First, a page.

With regards to blaming conservative elements within the Chinese Court at the time for the close door policy, I would have to dispute that as well. There are a lot of evidences that the Emperor was running out of money. The construction cost of Yang jing, the rebellion in Annam, the reemerging threat of the Mongols and other pursuits all contributed to the draining of the Imperial coffer. Something just gotta give and long term investments and big-ticket items like the Admiral's navy naturally had to be on the chopping block.

Will you stop the ranting? No one is judging you. I asked those questions because they at least will give everyone wanting to participate the parameters for discussion, rather than the free floating trivia-thought about the human condition and its "culture" that I often read in these types of threads.

The truth is the hardest thing to discover since it requires the cooperation of so many people who all know what it is and it seems the hardest part is believing what is right in front of one's face.

This post has been edited by Doan Du: Feb 25 2004, 06:25 PM
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DaMo
post Feb 28 2004, 05:25 PM
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QUOTE (Doan Du @ Feb 25 2004, 10:31 AM)
It is a fact that Admiral Zheng He recruited mostly Moslem pilots and navigators in China for the trips, those who had already known the way to the West since they were part of the Arab trade network spreading from the Middle East to Southeast Asia.  The Arabs were purveyors of Chinese porcelain, silk and most importantly spices-nutmegs, cinnamon and pepper- to the Europeans and were growing rich rapidly.  They had an economic interest to protect.  It is very likely that they tried to keep the sources secret, preventing both Chinese suppliers and European consumers from meeting up.

Muslims are not all Arabs. And don't forget that there were also non-Muslim Chinese admirals and officers leading the fleet. China made direct contact with many other nations through the Treasure Fleet. Emissaries and even heads of state were brought to China. There is nothing to suggest that the fleet was holding back from exploration in any way. All the opposition to further exploration came from the partisan officials back in the Imperial capital, not the admiralty. You are painting plain facts of history as circumstantial evidence of some kind of shadowy Arab control over the Treasure Fleet.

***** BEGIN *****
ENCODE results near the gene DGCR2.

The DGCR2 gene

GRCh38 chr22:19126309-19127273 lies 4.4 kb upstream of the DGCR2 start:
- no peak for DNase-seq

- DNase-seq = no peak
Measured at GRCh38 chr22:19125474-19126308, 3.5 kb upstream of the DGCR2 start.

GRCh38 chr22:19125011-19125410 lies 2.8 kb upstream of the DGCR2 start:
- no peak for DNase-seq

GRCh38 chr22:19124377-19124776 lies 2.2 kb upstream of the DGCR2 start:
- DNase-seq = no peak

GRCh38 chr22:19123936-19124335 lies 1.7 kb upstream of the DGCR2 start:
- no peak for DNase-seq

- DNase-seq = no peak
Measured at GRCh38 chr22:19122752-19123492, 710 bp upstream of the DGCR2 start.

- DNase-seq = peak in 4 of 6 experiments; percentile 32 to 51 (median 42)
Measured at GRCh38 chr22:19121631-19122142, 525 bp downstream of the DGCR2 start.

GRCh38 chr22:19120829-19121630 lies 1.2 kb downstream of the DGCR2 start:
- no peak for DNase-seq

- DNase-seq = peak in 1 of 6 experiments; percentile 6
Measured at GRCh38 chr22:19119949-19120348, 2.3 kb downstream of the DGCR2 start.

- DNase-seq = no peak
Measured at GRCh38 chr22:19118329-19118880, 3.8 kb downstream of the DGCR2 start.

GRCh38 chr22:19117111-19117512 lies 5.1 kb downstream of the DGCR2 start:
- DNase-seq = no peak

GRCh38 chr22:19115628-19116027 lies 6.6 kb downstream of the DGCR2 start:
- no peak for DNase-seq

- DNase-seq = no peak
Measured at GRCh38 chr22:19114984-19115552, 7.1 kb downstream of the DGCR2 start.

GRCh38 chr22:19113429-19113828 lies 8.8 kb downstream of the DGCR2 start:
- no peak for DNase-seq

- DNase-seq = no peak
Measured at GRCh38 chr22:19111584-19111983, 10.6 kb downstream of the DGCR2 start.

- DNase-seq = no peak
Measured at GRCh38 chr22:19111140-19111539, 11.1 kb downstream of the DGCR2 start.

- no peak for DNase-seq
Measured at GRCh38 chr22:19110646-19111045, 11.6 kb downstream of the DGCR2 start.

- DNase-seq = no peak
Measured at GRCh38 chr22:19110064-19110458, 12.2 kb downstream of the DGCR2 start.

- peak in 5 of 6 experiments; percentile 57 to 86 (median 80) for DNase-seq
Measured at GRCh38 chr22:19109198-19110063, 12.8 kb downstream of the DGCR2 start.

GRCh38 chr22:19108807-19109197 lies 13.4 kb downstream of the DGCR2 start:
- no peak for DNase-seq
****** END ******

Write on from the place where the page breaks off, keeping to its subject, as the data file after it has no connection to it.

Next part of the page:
QUOTE (Doan Du @ Feb 25 2004, 10:31 AM)
With regards to blaming conservative elements within the Chinese Court at the time for the close door policy, I would have to dispute that as well.  There are a lot of evidences that the Emperor was running out of money.  The construction cost of Yang jing, the rebellion in Annam, the reemerging threat of the Mongols and other pursuits all contributed to the draining of the Imperial coffer. Something just gotta give and long term investments and big-ticket items like the Admiral's navy naturally had to be on the chopping block.

I have no doubt that money played some role in the cancellation of the Treasure Fleet. When you have money to burn, a lot of things can be justified.

But considering how building a trade network around the expeditions (one backed by the might of the Chinese navy, who had already intervened militarily during the expeditions) could have made China wealthier, money should have been a motivation to keep the voyages going. Why didn't the Chinese take advantage of the knowledge they had gained through the expeditions to create new and more accessible markets for Chinese goods? If not through imperially funded expeditions, then at least through the initiative of private traders and entreprenuers?

Do dwindling funds explain why the Ming not only scrapped the voyages, but banned virtually all blue water sailing and even private foreign trade? Or the methodical and near-complete destruction of the records of the Treasure Fleet voyages? I think not.

There were clearly much bigger motivations at work here than simply financial considerations. It is widely accepted that it was mainly the conservative lobby in China who made very concerted and deliberate efforts to end the voyages and wipe out their memory from the pages of history. And since I have not come across any satisfactory answers to the above questions, I have to agree in concluding that this and not dwindling coffers was by far mainly responsible for China's sudden drive towards isolation.